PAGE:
• Cousy for Delly? Saint Mary’s Matthew Dellavedova was among the final five candidates for last year’s Bob Cousy Award given to the nation’s outstanding point guard (North Carolina’s Kendall Marshall won the award in 2011-12) and has been nominated again this year. Can Delly buck the headwinds from players from larger conferences (e.g., Aaron Craft of Ohio State, Phil Pressey of Missouri, Peyton Siva of Louisville) and capture the prize this year? He seems to be building the type of season that would make a great case for it, leading the Gaels in scoring with 18.4 points per game and dishing out 5.6 assists per game, but his non-statistical contributions are even more compelling. Without muscular Rob Jones in the Gaels’ lineup this year, Dellavedova has shouldered both the scoring and leadership roles, twice scoring more than 30 points (32 in a win over Drexel, and 31 in a win against Drake) and holding his team together until newcomer Matt Hodgson settles in on the front line. A lot may depend on how well Saint Mary’s does in the postseason, and Delly will need some help if that is the deciding criterion.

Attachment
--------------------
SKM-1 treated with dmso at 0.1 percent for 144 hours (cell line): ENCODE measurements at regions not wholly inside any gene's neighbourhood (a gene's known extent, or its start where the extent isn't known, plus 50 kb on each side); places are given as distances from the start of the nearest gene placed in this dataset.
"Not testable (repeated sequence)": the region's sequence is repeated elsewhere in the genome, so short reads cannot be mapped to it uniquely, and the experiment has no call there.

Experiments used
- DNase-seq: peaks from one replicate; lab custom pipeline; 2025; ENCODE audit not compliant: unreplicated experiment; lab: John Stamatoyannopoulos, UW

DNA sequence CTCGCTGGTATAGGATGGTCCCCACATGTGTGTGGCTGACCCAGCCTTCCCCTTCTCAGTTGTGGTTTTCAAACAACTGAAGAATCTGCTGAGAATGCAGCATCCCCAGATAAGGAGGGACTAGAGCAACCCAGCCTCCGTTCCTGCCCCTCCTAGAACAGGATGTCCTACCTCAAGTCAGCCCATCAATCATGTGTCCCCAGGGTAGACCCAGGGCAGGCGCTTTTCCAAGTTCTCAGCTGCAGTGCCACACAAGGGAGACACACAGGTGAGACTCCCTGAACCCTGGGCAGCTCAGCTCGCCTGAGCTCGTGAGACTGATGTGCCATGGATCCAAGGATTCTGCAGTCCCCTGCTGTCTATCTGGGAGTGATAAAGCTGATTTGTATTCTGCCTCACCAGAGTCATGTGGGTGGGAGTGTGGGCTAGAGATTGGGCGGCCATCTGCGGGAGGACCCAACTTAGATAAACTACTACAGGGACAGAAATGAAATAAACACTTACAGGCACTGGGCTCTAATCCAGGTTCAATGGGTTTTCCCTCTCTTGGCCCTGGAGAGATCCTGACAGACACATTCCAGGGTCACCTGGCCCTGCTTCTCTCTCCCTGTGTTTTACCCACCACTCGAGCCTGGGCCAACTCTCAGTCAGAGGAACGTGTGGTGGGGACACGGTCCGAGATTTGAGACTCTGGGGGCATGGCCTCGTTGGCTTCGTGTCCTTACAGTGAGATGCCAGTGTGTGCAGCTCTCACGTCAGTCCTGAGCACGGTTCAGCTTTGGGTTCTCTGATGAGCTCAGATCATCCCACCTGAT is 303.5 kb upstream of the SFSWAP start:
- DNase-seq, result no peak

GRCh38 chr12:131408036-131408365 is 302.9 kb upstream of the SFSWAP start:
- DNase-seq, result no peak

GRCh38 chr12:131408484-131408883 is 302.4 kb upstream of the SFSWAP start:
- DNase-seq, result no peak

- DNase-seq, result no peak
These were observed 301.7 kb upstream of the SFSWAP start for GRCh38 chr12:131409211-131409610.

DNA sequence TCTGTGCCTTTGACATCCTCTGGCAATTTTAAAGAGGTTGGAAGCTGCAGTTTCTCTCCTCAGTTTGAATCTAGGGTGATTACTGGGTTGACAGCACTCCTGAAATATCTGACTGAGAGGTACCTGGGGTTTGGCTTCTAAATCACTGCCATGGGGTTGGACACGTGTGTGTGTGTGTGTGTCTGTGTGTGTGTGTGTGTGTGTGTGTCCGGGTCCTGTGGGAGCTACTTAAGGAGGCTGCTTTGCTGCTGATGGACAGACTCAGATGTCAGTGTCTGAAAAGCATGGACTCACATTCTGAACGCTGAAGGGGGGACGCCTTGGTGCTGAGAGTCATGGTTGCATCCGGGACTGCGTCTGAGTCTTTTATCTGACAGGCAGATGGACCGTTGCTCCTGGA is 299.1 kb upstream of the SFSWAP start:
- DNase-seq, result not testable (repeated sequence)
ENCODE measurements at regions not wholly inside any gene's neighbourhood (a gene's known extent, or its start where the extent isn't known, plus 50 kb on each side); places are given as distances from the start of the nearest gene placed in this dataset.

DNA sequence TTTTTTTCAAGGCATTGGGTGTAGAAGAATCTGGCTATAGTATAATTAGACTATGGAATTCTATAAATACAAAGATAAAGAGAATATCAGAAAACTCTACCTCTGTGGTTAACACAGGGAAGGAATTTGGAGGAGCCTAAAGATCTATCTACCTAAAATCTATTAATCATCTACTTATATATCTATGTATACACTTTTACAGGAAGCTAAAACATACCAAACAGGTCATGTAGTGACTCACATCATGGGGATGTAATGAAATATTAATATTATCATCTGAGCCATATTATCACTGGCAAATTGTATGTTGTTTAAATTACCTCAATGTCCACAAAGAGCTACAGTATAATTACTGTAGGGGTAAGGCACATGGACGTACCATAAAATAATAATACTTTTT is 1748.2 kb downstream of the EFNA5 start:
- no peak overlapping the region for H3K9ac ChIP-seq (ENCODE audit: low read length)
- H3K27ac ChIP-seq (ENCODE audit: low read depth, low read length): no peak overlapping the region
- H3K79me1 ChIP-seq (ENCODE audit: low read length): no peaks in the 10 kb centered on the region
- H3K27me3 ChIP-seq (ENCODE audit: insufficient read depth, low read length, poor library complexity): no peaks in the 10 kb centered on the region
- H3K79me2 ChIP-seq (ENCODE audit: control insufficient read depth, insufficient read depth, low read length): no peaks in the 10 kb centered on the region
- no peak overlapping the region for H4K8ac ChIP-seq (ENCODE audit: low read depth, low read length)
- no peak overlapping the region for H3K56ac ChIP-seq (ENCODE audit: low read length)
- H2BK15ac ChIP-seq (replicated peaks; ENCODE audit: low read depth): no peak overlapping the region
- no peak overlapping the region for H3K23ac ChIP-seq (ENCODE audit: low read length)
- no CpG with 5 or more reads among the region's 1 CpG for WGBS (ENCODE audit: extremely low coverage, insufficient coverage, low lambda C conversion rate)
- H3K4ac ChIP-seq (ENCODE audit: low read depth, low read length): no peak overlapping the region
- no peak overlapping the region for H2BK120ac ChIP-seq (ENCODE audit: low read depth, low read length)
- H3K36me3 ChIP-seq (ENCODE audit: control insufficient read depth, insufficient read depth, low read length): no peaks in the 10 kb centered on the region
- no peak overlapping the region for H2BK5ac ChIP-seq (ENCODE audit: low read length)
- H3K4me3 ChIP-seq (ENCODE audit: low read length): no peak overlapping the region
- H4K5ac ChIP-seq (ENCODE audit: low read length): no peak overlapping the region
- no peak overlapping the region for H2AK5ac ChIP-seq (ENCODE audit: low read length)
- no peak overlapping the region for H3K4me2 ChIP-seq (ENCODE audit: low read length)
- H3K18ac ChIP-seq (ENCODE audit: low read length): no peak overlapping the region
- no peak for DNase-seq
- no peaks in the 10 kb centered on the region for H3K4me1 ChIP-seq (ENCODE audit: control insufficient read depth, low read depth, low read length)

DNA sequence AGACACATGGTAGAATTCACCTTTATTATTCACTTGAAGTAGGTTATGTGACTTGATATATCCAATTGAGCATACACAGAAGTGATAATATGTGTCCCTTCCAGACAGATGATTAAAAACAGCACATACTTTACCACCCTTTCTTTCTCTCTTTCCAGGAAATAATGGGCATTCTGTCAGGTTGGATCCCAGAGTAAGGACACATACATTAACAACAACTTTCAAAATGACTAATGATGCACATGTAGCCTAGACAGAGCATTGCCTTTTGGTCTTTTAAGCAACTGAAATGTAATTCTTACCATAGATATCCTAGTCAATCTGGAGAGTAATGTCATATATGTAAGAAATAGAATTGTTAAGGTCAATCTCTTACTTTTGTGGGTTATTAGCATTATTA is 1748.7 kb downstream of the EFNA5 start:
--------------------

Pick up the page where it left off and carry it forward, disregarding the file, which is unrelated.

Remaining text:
Reader’s Take

 

Power Rankings

  1. Gonzaga (9-1):Until they ventured into Pullman, Washington on December 5 for their first true road game of the year against Washington State, the Zags seemed to be building toward a dominating season. They let the pesky Cougars, who had already suffered a 58-56 loss to Pepperdine and were picked to finish 10th in the Pac-12, tie them with 14 seconds left, however, and were saved by a last-minute layup by Kevin Pangos to pull out a 71-69 win. Things got worse three days later with the Illinois loss, but Gonzaga has shown intimidating depth on the front line with the rejuvenation of 7’0″ forward Kelly Olynyk, who redshirted last season to work on his game. Olynyk, interrupting teammate Sam Dower’s expected break out season, scored 22 points in the second half against Washington State and 16 against Illinois. The Zags face daunting opponents Kansas State, Baylor and Oklahoma State in the coming weeks, which will either restore them as postseason favorites or dampen their luster heading into the WCC season. Read the rest of this entry »